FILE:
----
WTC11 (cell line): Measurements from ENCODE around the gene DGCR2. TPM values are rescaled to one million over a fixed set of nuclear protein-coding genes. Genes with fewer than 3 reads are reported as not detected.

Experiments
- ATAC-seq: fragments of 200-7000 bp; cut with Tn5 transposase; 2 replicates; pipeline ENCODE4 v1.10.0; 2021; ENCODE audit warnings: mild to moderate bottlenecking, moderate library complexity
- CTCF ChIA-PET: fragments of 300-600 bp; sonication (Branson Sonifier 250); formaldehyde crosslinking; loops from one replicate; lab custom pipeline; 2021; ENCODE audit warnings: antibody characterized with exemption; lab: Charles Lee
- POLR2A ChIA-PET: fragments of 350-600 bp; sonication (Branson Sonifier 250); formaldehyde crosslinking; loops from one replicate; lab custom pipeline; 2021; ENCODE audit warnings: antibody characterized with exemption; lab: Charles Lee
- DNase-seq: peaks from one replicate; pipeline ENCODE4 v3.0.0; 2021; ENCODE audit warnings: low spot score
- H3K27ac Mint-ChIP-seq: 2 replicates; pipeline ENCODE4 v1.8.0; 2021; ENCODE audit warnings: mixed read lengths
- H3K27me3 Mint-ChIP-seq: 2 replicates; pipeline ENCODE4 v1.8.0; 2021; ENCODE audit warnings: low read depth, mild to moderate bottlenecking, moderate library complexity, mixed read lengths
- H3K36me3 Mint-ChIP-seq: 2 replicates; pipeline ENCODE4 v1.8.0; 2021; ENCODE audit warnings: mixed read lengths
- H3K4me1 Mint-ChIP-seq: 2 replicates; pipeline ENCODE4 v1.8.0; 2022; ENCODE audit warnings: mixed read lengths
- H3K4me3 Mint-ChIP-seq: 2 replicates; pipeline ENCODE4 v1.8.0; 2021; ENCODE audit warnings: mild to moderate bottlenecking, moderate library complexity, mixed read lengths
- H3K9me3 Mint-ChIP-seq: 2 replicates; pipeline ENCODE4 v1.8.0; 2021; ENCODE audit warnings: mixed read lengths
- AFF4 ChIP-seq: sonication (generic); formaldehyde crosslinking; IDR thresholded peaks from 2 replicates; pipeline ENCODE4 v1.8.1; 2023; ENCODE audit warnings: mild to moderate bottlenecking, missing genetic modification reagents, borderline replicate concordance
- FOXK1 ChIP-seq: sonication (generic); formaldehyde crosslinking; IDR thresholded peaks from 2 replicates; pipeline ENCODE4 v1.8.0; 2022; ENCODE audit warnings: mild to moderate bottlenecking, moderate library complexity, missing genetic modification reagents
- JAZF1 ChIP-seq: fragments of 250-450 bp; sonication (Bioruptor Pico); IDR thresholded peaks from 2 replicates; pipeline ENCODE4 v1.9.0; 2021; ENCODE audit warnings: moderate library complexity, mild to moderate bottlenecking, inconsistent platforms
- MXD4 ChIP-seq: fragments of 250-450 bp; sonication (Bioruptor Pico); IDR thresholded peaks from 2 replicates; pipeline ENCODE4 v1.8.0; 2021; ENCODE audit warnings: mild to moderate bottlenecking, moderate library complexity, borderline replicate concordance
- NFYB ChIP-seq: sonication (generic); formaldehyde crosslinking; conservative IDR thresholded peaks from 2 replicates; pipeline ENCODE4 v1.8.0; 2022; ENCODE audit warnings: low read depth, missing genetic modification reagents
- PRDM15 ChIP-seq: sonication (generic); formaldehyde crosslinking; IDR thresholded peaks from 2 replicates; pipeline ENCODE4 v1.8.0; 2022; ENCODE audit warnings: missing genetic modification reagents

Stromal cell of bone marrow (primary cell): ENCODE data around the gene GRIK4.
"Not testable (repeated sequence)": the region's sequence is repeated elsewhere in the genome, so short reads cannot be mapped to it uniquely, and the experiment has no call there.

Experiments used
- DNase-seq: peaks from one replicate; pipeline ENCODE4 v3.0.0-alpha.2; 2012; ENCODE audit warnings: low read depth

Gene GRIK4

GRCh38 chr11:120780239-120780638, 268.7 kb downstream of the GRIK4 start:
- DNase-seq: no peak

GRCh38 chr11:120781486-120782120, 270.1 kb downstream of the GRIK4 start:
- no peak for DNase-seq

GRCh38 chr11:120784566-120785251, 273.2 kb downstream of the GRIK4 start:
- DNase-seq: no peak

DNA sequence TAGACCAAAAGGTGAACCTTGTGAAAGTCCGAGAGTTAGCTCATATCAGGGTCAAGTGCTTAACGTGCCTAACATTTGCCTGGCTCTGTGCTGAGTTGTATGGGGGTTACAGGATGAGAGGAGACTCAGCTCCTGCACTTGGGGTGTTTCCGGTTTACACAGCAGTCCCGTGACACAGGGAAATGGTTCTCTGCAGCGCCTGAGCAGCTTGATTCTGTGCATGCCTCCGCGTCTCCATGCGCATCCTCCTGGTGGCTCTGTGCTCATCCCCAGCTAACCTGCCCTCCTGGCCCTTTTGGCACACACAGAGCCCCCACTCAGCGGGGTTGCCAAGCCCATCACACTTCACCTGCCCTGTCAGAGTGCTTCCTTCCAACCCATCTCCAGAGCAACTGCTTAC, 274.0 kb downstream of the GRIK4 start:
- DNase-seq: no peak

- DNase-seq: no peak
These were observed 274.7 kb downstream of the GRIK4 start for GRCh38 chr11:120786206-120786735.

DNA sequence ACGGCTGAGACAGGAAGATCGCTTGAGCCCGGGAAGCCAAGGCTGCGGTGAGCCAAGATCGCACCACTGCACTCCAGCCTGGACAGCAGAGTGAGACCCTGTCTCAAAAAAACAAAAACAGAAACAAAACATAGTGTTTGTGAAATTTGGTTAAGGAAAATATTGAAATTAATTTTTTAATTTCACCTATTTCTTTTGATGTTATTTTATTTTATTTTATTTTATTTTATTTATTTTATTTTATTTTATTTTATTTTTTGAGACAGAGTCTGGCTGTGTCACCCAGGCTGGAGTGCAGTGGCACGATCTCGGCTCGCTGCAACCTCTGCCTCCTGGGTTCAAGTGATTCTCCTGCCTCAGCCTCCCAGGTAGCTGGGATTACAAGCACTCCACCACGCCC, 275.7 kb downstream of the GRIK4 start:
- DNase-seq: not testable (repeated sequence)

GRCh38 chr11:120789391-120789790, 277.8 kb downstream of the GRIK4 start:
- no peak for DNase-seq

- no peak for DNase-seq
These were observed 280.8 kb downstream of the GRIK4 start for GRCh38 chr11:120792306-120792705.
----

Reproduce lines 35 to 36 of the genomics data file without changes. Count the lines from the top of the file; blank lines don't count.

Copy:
- DNase-seq: not testable (repeated sequence)

GRCh38 chr11:120789391-120789790, 277.8 kb downstream of the GRIK4 start: